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It’s a crisp, sunny Friday afternoon along Chicago Avenue just east of Ashland.
There are no pedestrians on the street and The Realm Furniture and Art Store is empty. Fred Martin, owner of the 10-year-old business, says this is just a typical day around here these days. January will mark five years at his current West Side location, 1430 W. Chicago Ave. Martin, who has traveled the world picking up his store items – some centuries old – points to his front window looking outside. Just beyond his clearance and sales signs are storefront locations that former businesses once called home.
“There was a frame store across the street. That’s gone. There was a restaurant next door. Gone. There was a loan store on the corner. Gone. So that has cut down on a lot of foot traffic,” he said.
Martin recalled his business doing well in 2005 and 2006. In those years, it wasn’t unusual for him to make upwards of $20,000 in a week. “Now, I can go three months without making a sale and I can’t even make $3,000 in three months,” he said.
A graduate of Paul Laurence Dunbar High School, Martin admits having to turn to banks for help, but has been unable to secure a loan. “It’s the old Catch-22. The banks will only give you a loan if you are generating sales.”
Martin smiles, adding, “Well, if I was generating sales, I wouldn’t need a loan.”
The Realm’s show room is lined floor-to-ceiling with fine African and Asian artwork-both contemporary and antique. He also sells hand-made furniture, as well as music. Martin and his wife, Jomlong, have traveled to many countries and hand-picked all the items in the store. Many of them, he noted, are exclusives. There are tables, masks, wall art and woven baskets from such places as Zaire, Nigeria, Cambodia and The Congo. Martin says you can point to any piece in the store and he can provide the background of it. He also went “green” long before it was the thing to do. Every piece of furniture is from recycled-products of city dwellings, some three and four hundred years old.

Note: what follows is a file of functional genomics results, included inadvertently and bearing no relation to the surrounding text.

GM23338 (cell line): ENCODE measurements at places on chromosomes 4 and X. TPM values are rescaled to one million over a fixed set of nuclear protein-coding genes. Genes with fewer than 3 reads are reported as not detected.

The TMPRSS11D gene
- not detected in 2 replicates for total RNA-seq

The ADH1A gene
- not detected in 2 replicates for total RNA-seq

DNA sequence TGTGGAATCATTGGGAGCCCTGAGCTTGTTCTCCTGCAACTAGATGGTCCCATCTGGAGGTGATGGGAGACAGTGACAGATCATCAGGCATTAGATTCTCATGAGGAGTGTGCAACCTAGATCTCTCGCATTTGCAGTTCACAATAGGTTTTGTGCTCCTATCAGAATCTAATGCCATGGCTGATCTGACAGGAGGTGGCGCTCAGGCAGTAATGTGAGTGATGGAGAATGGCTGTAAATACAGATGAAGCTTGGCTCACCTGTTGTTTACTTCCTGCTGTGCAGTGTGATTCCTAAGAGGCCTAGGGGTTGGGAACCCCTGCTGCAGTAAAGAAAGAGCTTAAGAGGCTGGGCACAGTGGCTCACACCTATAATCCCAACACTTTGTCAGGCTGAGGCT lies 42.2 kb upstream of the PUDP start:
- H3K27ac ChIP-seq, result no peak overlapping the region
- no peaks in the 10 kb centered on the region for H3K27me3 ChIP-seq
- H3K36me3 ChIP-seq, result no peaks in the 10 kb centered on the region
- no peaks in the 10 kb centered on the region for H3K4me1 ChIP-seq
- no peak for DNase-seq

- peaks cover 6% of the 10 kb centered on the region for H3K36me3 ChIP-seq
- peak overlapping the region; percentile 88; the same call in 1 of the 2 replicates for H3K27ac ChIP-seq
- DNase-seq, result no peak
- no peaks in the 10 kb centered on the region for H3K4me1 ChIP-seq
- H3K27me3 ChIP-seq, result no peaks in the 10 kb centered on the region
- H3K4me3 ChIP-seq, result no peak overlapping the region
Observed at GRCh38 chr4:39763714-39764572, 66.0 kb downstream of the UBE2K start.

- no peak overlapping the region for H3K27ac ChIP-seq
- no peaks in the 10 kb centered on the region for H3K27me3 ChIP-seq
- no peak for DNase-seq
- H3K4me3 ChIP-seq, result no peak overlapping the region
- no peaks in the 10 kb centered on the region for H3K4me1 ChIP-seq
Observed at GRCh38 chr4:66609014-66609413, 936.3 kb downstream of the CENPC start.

“No trees were cut down to make any of this furniture,” he said.
Martin said his Chicago Avenue location was booming, as were the other businesses along the strip when he first opened. The sinking housing market beginning two years ago was the first blow to area businesses. New condos kept sprouting up, and the cost to rent or own one steadily increased. When the housing bubble finally burst, Martin explained, homes shuttered and residents fled the area, leaving existing shop owners struggling to find customers. Meanwhile, more restaurants opened in the area rather than other types of businesses. Some of Martin’s neighbor businesses closed their doors. He maintained he’s still hanging on.
Martin is optimistic that the economy will turn around by the first quarter of next year, but for now, he makes trips to flea markets to try to liquidate some his products.
“I need at least $6,000 a month, just to break even. I’ve got so much stuff. For everything you see here, I’ve got twice as much stuff in the basement,” he said of the lower-level, just below his large floor room.